Next, a logo and business cards for my pal Rachel Demy. She is a wonderful photographer and specializes in tour photography, giving insight into green rooms, tour buses and side stage. She's taken great shots of Death Cab, Chance The Rapper, Jenny Lewis, The Shins and more.
Rachel's initials are R.A.D. and without being too obvious, I wanted to incorporate the initials into her name, so you can see that it obviously spells her name, the logo goes from "r" to "a" with a connection down the "d".
Another logo I created was for Part-Time PR, a small firm focusing on punk, indie and DIY bands. The branding is very different from the one I designed for Rachel and shows a little more playful, gritty imagery.
To continue celebrating 10 years of Porchlight, I spent two days giving away enamel pins of Dandy Man, the coffee-and-record-toting happy guy. The miniature man was pinned to a celebratory birthday candle card.
As always, my favorite photos from the month:
A big June highlight is the release of Mid Seattle Volume Three. For each issue, I include an enamel pin and postcard in the orange/red/white color scheme of the Mid Seattle logo. I made a quick promo video to show the pin and interior pages of the new volume, and recorded a super brief instrumental soundtrack to go with it.
In June, Cone & Steiner asked if I would have a little Porchlight Design Co. pop up at their Pioneer Square location. I designed the poster and organized a Happy Hour and Mariner game outing to go with it as well.
Whenever I get to make stuff for Cataldo, it's a good time. Eric asked me to help with their lyric video for "They Don't Know About Us". The lyrics and illustrations were meant to look like a high schooler's sketches, done in scratchy ballpoint. I also lettered the video's titles and credits. KEXP premiered the video right here.
As an exclusive for the Porchlight Design Co. pop up at Cone & Steiner, I designed a Dave Niehaus/Mariners-inspired "My Oh My" enamel pin. The shop is in super close proximity to the ballpark, and a lot of attendees stop in C&S before games, so it seemed like a good fit.
I also designed new labels for the candles I make for Porchlight Design Co. Over the years I've had a couple different label designs for these, and this brand new one is sure to stick as my favorite.
The final June design was for the Spanish Ballroom in Tacoma. The poster will be used for a monthly DJ night featuring Sub Pop founder, Bruce Pavitt. Umbrellas are probably overused in Northwest-based designs, but when it's raining records, I think it's okay.
Last, but not least, my favorite photos from the month:
One of my favorite people/musicians to design for is Sera Cahoone. Whenever I'm designing for a client, I'll ask if they have any imagery in mind for their poster and luckily Sera and I are always on the same page. She mentioned the flicker, a bird in the woodpecker family, and I snuck it into the signage of a mid-century building. The show is coming up June 21 with some great openers as well.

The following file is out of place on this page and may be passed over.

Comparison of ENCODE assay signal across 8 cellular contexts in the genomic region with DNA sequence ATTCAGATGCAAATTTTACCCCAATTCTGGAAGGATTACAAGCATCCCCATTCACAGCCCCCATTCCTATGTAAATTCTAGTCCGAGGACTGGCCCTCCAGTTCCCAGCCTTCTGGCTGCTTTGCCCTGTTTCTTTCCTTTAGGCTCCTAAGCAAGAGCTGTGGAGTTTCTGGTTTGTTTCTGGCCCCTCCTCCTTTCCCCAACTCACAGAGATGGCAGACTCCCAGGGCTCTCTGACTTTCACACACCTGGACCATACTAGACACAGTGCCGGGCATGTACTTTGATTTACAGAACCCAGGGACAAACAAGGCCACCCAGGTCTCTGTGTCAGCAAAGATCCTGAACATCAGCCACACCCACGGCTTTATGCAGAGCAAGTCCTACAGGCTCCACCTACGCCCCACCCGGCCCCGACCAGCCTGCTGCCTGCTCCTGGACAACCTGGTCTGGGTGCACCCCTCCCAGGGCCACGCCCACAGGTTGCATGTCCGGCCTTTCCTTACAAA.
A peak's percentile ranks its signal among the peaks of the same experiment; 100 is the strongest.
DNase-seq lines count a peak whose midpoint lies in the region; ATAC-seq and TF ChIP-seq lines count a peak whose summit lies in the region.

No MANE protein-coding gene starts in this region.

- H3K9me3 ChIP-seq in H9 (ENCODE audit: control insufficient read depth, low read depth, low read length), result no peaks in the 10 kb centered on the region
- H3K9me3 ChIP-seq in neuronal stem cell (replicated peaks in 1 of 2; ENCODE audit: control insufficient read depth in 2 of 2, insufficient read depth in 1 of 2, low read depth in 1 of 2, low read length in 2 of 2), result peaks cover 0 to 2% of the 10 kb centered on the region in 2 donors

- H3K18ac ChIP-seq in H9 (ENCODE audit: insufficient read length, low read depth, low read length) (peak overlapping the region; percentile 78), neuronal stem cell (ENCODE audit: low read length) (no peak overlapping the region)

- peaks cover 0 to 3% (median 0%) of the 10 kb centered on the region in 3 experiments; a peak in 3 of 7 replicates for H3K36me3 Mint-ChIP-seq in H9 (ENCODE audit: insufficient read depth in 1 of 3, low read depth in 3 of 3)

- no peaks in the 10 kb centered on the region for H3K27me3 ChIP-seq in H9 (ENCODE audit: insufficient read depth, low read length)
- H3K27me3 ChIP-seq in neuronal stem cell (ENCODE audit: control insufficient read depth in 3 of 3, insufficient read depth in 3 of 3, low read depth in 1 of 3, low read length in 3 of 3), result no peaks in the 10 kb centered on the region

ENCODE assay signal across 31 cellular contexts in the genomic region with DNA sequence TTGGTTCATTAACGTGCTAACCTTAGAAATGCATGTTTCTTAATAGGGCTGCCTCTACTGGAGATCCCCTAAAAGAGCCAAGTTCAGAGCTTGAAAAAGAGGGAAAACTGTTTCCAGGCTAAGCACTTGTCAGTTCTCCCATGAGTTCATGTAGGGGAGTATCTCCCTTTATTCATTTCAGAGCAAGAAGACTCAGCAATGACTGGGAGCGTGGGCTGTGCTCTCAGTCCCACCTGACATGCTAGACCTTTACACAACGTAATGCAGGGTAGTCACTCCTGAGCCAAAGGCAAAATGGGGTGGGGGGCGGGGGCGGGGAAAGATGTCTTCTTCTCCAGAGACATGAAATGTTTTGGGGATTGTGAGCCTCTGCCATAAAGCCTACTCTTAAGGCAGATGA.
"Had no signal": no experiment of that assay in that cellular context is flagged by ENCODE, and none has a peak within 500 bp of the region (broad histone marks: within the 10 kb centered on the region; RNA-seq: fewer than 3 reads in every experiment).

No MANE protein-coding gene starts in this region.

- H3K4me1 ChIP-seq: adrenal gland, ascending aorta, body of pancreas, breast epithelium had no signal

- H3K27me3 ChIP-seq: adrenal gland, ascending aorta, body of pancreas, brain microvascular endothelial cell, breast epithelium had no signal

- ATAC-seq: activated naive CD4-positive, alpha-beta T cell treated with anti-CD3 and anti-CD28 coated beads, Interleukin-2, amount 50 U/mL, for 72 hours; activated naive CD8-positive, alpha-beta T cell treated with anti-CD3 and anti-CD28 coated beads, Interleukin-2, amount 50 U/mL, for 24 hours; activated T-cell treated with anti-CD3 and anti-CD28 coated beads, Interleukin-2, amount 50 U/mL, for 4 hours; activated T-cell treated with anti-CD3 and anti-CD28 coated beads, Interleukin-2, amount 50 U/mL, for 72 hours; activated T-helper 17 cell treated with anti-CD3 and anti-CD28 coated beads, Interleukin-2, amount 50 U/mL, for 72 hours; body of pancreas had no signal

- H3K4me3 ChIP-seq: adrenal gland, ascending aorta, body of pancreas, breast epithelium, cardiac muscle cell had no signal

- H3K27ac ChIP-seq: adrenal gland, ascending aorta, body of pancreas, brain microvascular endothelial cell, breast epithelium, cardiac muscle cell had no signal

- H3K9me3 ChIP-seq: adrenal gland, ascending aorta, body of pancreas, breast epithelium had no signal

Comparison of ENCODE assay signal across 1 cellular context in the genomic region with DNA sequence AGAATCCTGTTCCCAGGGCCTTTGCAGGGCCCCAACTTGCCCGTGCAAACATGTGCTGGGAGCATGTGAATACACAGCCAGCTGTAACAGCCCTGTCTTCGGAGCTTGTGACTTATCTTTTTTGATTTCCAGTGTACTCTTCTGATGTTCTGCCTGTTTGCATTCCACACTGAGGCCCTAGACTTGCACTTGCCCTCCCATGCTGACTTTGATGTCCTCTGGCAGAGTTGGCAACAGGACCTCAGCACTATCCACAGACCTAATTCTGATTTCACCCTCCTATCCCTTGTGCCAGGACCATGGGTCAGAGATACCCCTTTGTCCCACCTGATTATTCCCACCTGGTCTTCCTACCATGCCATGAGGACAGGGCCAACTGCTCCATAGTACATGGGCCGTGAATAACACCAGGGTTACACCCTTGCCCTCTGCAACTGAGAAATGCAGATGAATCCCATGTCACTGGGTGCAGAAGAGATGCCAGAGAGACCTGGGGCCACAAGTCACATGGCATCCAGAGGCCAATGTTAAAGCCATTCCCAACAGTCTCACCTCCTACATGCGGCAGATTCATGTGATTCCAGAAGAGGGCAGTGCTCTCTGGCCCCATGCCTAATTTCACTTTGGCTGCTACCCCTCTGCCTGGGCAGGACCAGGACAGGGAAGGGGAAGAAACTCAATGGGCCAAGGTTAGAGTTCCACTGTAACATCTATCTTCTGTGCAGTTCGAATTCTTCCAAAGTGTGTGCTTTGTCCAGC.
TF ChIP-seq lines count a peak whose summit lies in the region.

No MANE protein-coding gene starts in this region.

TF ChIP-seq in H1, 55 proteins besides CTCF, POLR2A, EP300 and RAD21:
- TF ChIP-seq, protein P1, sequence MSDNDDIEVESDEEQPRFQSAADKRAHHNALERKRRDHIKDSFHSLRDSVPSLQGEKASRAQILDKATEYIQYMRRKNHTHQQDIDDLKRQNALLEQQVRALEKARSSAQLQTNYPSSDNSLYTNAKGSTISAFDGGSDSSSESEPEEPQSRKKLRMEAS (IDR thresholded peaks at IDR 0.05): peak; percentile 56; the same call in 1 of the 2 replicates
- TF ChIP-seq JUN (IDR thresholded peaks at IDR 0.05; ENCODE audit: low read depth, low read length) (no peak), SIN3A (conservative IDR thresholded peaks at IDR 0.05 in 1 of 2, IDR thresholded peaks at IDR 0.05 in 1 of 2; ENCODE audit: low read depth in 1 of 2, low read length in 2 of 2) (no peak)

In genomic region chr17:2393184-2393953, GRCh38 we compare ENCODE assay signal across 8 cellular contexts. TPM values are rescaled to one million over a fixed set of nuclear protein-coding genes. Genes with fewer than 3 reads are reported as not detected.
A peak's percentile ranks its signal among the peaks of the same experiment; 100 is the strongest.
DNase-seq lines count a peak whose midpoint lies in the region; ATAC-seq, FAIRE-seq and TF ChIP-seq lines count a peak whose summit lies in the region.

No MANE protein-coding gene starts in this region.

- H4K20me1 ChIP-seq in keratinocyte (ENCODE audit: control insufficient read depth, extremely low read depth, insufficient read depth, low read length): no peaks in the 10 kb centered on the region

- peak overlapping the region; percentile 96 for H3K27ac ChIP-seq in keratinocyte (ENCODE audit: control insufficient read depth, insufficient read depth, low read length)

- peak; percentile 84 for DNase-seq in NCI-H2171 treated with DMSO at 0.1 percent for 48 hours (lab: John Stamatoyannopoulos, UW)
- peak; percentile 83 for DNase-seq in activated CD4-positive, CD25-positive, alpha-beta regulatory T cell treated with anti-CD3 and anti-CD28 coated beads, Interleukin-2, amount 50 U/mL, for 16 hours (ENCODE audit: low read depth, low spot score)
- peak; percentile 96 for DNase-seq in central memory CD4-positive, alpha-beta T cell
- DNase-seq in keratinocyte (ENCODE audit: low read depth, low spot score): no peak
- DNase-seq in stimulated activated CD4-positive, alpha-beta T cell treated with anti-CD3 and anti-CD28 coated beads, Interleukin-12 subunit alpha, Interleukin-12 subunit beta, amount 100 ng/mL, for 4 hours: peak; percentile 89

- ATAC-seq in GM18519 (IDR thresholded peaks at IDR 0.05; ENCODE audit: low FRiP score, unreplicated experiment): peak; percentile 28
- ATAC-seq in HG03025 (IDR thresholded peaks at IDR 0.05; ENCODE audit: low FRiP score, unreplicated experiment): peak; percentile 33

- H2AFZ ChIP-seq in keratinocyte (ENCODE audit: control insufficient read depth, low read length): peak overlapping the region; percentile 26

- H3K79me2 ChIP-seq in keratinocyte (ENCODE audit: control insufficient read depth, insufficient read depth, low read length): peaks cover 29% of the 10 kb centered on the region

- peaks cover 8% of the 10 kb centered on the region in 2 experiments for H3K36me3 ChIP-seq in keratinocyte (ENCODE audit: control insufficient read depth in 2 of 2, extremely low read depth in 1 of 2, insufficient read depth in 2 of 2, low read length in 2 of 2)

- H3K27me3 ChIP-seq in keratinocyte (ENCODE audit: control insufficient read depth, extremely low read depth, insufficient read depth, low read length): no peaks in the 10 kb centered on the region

RIght before Dave Hause was leaving for a European tour, I was asked to come up with a shirt design to take on the road. Dave and co. had an idea for fireflies in a jar, loosely based on one of his songs and this two-color print is what I came up with based on the idea.
Next up, some more fun stuff for Cataldo. I designed these two-color shirts based on the red Volvo wagon I put in their show poster in March.
To go along with their new album and shirts, we stuck with the teenage, post-high school theme and came up with an 18" x 24" art print filled with pieces of younger years such as an old iPod, rolling papers, a lighter and pocket knife.
And here are some of my favorite photos from the month:
Last fall, I sent a copy of the first Mid Seattle along with a letter to now-retired architect Audrey Van Horne asking if she'd let me take photos of her home for the next issue. The house that she and her husband John designed in 1953 is one of my favorite residential buildings in the city. It has huge windows, but still feels private. It's classy and elegant while still feeling genuinely lived-in and Mr. and Mrs. Van Horne added little touches of playfulness that make the entire home so well-rounded.
I was beyond excited to get a call from Audrey Van Horne and quickly found out how warm and welcoming she is. Her home is only a couple miles from Capitol Hill in the Portage Bay neighborhood, so it was a quick trip down the street. We chatted for hours in her living room. She told me about her old office, we talked about Architecture West (the now-defunct magazine where my grandfather worked) and the geometric structure in their yard that her grandchildren played on.
The one request she asked of me was that I show her the photos before I publish them. A few weeks later I brought her a one-off volume that showed all of the edited photos I took, with 5 or so in consideration to be published. We looked through it together, she pointed out some of her favorites, and smiled a bunch. Since only four photos were ever published, I wanted to share the rest.
The highlight of April was designing a poster for comedian Tom Segura and his five-show stint at the Moore Theater. Playing on a few of his jokes from his Netflix specials and affinity for sports, I designed a three-color screen print of trophies featuring the man himself.